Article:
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August 18, 2017

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Why Wonít Employers Tele-Train

Message Sent to Me:

ALL JOBS ask that in order to apply for a job, one needs at LEAST 3 or more years of experience. How does one break into the work-from-home office, if no one will take a chance on hiring "the less than many years experience" office worker?

My Answer:

This is the huge problem for the telecommuting job-hunter. Letís face it, itís very difficult to train someone in a new job when you are actually physically face-to-face with the new trainee. Itís nearly an impossible task to train someone when he or she is at a distance.

Remote training and troubleshooting is a problem I personally understand, because Iíve had several jobs in which I literally had to train novice computer users over the phone. It is very frustrating trying to envision what is going on with the personís computer and guide them in the correct steps or keystrokes. Many times, I would stop the instruction (in pure frustration) and make an in-person appointment with them the next day because we were simply getting nowhere over the phone.

When I was physically present and able to guide them by looking over their shoulder we would finish the project in record time. You would be surprised at how clearly you know people "get it" just by seeing their eyes. A personís facial expression can give you a wealth of information.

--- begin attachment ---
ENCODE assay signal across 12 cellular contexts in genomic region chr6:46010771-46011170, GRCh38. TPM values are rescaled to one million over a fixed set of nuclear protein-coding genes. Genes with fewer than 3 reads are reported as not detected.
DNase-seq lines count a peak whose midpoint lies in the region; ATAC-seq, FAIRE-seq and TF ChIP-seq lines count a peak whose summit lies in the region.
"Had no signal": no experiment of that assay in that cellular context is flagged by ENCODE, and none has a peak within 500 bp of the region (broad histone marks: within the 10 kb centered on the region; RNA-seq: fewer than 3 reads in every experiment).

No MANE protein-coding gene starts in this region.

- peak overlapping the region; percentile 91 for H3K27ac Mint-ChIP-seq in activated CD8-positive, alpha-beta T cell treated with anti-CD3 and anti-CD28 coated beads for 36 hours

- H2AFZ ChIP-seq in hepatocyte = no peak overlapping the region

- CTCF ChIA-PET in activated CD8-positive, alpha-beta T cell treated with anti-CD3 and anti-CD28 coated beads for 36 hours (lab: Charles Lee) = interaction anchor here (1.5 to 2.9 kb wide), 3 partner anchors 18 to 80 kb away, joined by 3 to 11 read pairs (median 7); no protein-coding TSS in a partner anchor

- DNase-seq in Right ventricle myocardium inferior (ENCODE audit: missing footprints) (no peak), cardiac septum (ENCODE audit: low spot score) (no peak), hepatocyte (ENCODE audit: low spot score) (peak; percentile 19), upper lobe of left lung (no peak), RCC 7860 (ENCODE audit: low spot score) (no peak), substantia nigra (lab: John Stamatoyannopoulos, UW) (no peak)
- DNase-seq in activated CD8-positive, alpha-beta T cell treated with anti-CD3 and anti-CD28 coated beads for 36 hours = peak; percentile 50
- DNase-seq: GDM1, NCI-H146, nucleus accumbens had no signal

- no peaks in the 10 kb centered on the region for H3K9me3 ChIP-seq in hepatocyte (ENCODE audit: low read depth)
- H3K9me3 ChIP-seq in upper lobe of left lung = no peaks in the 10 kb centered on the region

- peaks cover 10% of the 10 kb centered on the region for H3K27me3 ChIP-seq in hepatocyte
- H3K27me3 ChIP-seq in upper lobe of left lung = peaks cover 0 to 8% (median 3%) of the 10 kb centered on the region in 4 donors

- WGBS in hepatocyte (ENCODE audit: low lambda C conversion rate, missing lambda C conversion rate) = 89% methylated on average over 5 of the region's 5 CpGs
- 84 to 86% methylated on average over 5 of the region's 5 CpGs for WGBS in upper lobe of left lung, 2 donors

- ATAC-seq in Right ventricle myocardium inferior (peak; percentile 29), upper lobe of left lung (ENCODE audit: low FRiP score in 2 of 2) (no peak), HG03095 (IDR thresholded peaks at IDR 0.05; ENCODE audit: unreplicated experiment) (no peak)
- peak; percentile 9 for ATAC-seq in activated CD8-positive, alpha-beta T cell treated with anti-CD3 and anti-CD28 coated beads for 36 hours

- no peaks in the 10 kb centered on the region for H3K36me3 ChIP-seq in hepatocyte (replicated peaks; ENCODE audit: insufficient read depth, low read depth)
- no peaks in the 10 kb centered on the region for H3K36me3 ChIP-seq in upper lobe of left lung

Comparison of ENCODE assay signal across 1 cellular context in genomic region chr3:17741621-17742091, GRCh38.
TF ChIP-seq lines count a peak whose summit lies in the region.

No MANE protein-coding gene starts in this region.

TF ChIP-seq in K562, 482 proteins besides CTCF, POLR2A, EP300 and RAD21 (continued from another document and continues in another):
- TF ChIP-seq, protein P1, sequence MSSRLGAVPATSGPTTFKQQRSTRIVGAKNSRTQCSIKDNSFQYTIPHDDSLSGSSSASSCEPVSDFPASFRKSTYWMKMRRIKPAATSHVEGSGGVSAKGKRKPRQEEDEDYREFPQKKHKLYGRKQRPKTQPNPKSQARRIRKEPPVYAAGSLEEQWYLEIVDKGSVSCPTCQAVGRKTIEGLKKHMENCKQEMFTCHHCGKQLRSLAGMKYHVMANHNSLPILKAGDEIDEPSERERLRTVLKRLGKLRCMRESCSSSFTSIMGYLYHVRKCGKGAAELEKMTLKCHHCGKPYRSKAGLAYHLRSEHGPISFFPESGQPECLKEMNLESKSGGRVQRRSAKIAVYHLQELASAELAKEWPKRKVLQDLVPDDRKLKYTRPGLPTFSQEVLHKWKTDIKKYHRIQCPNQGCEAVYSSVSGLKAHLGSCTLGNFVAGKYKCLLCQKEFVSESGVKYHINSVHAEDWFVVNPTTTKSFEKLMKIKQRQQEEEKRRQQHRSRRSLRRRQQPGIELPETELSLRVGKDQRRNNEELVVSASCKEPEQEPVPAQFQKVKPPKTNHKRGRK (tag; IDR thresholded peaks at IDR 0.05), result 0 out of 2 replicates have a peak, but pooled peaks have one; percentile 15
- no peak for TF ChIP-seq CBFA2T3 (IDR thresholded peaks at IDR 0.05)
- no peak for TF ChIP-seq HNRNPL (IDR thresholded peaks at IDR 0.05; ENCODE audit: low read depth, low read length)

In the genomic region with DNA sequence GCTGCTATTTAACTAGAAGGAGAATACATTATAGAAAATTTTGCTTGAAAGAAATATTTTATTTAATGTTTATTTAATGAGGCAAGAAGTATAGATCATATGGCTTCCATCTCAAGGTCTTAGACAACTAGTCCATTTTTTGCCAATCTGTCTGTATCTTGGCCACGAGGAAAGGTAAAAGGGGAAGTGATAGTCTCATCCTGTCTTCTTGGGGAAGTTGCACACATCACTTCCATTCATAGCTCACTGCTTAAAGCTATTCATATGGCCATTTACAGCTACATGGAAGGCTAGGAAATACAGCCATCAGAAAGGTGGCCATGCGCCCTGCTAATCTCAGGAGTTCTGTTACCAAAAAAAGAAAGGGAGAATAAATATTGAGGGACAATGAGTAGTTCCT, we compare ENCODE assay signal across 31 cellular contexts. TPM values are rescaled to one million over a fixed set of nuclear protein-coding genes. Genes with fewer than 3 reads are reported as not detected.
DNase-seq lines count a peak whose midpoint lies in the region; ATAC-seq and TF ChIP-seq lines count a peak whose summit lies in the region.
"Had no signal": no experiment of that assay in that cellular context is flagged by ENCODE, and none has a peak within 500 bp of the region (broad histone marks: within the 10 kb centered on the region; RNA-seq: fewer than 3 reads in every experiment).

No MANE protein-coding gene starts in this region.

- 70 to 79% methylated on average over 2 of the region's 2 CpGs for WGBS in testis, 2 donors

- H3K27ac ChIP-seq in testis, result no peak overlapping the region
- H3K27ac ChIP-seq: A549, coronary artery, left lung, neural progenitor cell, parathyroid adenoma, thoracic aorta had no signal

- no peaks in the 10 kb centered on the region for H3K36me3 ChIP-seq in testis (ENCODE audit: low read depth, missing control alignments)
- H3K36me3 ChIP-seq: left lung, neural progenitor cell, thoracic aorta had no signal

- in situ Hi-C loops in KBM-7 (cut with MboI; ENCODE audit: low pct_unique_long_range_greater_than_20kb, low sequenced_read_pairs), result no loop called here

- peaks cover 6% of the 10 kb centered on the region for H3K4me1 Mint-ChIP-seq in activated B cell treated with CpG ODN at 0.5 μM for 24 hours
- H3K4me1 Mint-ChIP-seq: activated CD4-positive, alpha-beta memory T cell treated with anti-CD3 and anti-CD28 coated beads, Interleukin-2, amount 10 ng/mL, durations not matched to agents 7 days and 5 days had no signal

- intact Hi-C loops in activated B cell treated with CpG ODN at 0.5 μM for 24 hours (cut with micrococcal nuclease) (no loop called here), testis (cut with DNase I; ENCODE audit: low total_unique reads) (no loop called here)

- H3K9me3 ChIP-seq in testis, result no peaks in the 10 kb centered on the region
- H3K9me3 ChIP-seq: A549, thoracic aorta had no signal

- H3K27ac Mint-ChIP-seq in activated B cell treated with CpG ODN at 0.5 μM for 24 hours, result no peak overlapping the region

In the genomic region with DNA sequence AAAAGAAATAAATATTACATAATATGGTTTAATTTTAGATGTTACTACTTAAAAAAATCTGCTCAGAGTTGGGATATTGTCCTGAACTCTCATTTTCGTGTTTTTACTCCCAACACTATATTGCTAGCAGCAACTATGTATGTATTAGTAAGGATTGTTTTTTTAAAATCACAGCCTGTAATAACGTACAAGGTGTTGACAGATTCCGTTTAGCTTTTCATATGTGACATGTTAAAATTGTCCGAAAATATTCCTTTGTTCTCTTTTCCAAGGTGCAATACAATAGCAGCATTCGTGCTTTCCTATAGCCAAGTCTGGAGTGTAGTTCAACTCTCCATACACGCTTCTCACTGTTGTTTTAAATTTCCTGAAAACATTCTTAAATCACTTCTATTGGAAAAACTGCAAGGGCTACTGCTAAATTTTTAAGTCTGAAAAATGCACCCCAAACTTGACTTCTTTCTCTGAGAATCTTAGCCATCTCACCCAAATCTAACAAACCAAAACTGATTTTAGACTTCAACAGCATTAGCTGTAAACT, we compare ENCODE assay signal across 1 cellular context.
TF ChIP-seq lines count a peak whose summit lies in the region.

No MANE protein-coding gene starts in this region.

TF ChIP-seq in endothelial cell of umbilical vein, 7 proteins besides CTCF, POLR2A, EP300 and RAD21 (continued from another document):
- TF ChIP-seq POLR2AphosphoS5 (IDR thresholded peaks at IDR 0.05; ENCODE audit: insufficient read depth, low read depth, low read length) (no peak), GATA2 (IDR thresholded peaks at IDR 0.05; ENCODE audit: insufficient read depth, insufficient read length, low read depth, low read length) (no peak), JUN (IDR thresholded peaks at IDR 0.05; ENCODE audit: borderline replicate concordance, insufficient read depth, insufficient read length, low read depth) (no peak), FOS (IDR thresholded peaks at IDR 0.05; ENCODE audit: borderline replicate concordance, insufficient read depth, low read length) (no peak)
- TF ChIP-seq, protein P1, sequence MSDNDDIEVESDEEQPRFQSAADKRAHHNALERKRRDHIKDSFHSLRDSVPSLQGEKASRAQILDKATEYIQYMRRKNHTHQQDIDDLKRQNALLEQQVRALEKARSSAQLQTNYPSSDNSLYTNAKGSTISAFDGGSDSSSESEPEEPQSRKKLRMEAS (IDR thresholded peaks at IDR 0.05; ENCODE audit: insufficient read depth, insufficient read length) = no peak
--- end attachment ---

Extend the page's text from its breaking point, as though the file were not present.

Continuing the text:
So, you see, this is why employers donít want to waste time training, monitoring and teaching an entry-level employee from a distance. Remote training of a novice (a person that has no experience in the duties) is incredibly difficult. This remote training hurdle makes employers lose time and money. Remember, employers are hiring you to make money, not lose it.

Donít believe tele-training is difficult? Okay, call a five-year-old child and, over the phone, teach them how to bake a cake. Now think about it. How would you describe a cup of flour? How would you instruct them in measuring half a teaspoon of salt? How would you teach them how to crack an egg without getting shells in the batter? Get the point?

Time is money to the employer, if training is faster when you are physically at the office with the trainer, then that is the option most employers will take. Once you, the employee, shows signs of "getting it" and can effectively do the job with little supervision, employers are more open to allow telecommuting.

You must look at things from the employerís perspective. A wise employer/company observes and monitors their employeeís effort until you are sure of the quality of work. A slacker can lose business for an employer and itís hard to monitor work from a distance and catch the little errors that a novice usually makes.

So you see the problem the employer faces as well as the problem you face. Understand this, you must gain the valued experience that the employer wants. So these are your options:

Where telecommuting is concerned, experience and discipline (and proof of such) is the key.

Happy Hunting!

-Rosalind Mays

Copyright © 2001 Rosalind Mays. All Rights Reserved.

Rosalind Mays, best-selling author of The Real Deal on Telecommuting, works at home as an Internet Researcher. She hopes her advice and report (which compiles all the information she found while searching for her current job) will shorten other job seeker's time in finding legitimate work at home opportunities. Visit www.telecommuting.cjb.net for a free list of telecommuting jobs compiled monthly. Go to: www.siennapublishing.com to learn more about her books. Have this article sent to you by sending an email to: RozMW@aol.com

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